• Offering a residential property owner anything of value (e.g., cash, a rebate, a coupon, a gift card) in exchange for (a) allowing the contractor to perform a roof inspection, or (b) making an insurance claimon the roof;
  • Delivering, receiving, or accepting any compensation for referral of any services for which property insurance proceeds are payable (except that a property owner’s payment to a contractor for roofing services rendered does not constitute compensation for a referral).
  • Unless the roofing contractor also holds a public adjuster license, the contractor isprohibited from (a) interpreting insurance provisions, (b) advising an insured regarding coverages or duties, or (c) adjusting a property insurance claim on the insured’s behalf.
  • Providing an insured with an agreement authorizing repairs without providing a good faith estimate of the itemized and detailed costs of labor and materials required to complete the repairs (although if the actual cost of repairs differs from the initial estimate because of the process of the injurer adjusting the claim, there is no violation).
  • Executing a roofing contract with a residential property owner without including a notice that the contactor may not engage in the above activities; and if the contract fails to include the required notice, the property owner may void the contract within 10 days of execution.


  1. SB 76 will amend Florida Statute 626.854, governing prohibited activities by public adjusters, to also prohibit public adjusters(as well as apprentices and persons working on behalf of public adjusters) from offering residential property owners anything of value in exchange for allowing a contractor or public adjuster to perform a roofing inspection or making an insurance claim on the roof. Public adjusters are also prohibited from delivering, receiving, or accepting any compensation for referral of any services for which property insurance proceeds would be used for roofing repairs or replacements. Each violation is punishable by a fine of up to $10,000.00.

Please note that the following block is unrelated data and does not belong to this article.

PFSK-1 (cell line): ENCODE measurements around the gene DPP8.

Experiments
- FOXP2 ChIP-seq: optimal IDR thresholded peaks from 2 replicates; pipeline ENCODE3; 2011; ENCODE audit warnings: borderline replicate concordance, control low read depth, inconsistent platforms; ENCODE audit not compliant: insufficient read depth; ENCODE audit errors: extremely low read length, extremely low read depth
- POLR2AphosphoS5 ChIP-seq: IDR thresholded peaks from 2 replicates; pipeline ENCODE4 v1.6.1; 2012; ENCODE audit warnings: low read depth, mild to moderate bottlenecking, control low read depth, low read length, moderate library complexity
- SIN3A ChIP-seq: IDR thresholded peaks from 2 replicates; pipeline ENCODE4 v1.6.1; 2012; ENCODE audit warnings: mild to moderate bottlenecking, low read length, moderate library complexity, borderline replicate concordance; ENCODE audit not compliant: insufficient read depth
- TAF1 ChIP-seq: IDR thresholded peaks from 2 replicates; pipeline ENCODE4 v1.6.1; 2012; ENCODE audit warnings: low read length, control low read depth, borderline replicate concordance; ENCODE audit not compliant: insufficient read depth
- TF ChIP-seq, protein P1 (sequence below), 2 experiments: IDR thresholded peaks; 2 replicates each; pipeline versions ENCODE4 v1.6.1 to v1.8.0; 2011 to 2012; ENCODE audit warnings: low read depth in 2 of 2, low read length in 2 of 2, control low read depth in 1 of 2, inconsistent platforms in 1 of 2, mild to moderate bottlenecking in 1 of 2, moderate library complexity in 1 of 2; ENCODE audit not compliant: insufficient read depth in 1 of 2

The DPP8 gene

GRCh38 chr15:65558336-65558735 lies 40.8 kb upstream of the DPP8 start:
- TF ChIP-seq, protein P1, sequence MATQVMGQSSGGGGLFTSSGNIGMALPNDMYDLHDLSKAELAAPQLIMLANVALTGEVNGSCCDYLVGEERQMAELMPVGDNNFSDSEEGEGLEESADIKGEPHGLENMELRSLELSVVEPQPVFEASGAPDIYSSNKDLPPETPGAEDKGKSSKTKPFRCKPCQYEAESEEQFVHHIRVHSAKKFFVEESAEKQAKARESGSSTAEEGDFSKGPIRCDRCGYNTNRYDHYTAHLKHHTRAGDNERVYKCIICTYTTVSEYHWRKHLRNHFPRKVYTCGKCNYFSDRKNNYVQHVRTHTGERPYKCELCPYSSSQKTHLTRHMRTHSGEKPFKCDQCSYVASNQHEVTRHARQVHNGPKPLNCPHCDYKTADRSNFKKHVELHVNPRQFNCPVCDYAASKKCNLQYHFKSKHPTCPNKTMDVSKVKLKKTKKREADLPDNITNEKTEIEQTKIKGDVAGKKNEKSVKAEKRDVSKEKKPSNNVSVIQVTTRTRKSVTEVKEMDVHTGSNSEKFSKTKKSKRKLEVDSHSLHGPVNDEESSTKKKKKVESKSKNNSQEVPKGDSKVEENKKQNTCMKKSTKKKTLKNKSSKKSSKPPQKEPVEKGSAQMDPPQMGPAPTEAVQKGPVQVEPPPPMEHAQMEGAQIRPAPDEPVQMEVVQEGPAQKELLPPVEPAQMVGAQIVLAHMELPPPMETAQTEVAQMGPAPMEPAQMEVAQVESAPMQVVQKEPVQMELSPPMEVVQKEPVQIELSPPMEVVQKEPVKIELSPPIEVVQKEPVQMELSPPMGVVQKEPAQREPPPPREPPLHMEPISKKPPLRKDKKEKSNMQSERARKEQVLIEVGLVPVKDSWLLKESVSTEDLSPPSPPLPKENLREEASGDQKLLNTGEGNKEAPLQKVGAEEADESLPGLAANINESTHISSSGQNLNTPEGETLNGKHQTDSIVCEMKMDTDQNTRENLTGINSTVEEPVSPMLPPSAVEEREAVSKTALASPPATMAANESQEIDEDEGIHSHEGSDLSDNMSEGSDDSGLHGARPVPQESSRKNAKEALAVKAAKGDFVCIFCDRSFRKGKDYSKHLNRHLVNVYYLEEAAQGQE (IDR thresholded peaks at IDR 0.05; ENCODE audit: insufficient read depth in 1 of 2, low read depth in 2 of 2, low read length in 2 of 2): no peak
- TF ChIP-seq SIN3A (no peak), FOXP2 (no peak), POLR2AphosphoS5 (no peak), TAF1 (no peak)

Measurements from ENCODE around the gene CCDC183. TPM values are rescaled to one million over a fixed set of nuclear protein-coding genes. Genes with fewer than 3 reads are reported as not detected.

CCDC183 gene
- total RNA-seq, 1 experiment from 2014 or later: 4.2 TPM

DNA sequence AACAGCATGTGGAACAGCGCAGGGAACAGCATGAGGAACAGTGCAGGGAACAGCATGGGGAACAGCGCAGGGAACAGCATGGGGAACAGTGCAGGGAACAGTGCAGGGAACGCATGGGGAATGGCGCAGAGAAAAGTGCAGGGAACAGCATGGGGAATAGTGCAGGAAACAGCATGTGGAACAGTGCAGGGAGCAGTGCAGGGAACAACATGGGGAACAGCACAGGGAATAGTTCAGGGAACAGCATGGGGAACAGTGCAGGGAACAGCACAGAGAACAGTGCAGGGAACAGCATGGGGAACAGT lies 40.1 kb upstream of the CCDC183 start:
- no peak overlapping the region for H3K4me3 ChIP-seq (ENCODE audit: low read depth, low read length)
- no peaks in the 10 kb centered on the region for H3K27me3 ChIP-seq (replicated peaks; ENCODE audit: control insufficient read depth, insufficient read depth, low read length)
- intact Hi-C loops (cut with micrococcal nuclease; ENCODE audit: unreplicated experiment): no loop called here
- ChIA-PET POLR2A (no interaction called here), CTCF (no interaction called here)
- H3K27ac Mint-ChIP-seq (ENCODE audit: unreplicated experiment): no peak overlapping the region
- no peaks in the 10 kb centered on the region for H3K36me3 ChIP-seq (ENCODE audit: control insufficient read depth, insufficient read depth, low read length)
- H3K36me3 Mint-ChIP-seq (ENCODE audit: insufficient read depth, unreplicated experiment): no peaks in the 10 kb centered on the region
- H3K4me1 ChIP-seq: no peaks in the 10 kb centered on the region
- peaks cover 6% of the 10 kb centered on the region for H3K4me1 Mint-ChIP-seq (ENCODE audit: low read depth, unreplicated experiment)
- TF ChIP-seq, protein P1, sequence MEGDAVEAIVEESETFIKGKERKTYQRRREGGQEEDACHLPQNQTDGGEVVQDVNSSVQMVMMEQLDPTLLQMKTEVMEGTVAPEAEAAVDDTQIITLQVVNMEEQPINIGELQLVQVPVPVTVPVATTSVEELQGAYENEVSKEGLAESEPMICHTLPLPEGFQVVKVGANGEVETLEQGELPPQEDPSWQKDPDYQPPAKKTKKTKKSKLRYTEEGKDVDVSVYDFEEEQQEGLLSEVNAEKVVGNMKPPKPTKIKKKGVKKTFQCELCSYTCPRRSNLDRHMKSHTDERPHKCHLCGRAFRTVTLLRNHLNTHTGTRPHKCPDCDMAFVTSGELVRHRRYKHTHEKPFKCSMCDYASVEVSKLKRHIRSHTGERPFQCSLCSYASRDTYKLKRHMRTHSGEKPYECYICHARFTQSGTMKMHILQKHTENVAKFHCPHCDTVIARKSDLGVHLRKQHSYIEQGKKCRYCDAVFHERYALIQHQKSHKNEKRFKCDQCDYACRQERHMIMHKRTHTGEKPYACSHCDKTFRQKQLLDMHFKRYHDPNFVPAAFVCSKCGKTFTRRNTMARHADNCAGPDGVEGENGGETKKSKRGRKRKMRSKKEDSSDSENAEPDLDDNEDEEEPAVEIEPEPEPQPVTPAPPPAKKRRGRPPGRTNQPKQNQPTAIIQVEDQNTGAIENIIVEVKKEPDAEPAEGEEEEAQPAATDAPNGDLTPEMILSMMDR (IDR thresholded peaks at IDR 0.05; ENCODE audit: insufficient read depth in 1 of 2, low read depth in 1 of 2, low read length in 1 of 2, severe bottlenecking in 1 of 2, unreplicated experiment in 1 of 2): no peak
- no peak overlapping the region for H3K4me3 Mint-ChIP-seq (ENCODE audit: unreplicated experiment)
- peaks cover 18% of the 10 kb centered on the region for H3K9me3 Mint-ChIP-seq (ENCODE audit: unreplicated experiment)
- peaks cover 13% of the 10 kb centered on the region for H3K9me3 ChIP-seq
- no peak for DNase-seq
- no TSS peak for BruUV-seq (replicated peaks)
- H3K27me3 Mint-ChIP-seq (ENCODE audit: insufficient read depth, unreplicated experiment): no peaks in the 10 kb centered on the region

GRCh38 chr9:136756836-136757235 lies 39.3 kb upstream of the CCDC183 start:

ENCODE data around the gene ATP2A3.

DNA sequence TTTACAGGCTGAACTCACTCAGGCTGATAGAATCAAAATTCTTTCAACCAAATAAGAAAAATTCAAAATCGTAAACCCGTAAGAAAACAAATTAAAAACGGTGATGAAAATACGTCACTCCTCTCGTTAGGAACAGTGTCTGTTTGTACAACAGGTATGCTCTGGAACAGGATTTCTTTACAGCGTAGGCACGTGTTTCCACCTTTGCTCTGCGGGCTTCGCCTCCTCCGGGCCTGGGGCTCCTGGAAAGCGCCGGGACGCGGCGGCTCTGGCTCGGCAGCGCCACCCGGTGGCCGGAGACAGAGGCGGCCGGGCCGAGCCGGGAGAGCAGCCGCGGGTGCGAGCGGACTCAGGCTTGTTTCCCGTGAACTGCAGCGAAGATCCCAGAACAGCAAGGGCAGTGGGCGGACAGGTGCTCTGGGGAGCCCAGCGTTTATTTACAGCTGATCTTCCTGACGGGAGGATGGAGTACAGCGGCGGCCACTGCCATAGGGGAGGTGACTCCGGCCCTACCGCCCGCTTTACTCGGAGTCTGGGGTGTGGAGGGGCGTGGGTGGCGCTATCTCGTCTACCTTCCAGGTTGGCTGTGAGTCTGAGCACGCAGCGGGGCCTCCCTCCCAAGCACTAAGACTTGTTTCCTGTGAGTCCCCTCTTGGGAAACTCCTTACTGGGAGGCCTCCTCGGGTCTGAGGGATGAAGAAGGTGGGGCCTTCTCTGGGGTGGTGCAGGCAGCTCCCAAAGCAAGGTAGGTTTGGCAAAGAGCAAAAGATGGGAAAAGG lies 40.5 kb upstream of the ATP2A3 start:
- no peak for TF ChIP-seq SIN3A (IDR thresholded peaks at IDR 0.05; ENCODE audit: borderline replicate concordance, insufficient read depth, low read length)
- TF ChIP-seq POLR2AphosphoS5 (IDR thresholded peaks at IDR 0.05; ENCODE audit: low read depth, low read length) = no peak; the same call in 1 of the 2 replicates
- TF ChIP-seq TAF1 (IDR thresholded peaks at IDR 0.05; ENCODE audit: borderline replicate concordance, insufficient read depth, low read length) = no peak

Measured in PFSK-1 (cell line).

1. SB 76 changes the eligibility, rate guide path, and actuarily sound rate indication for Citizens Property Insurance Corp.


  1. SB 76 expands the duties of production and cooperation that registered insurers have when under examination pursuant to Florida Statutes Chapter 624.


  1. SB 76 will amend Florida Statute 624.424, governing insurers’ annual statements, to include a requirement that as of January 1, 2022, all authorized insurers or insurer groups issuing personal lines or commercial lines residential property insurance in Florida must file a supplemental report on an individual and group basis for closed claims. The amended statute delineates each item of information that must be included in the supplemental report.

SB 76 appears favorable to the industry and necessary to prevent some of the more frequent and prolific abuses associated with first party claims. We anticipate a high likelihood that this bill will be signed.


SB 54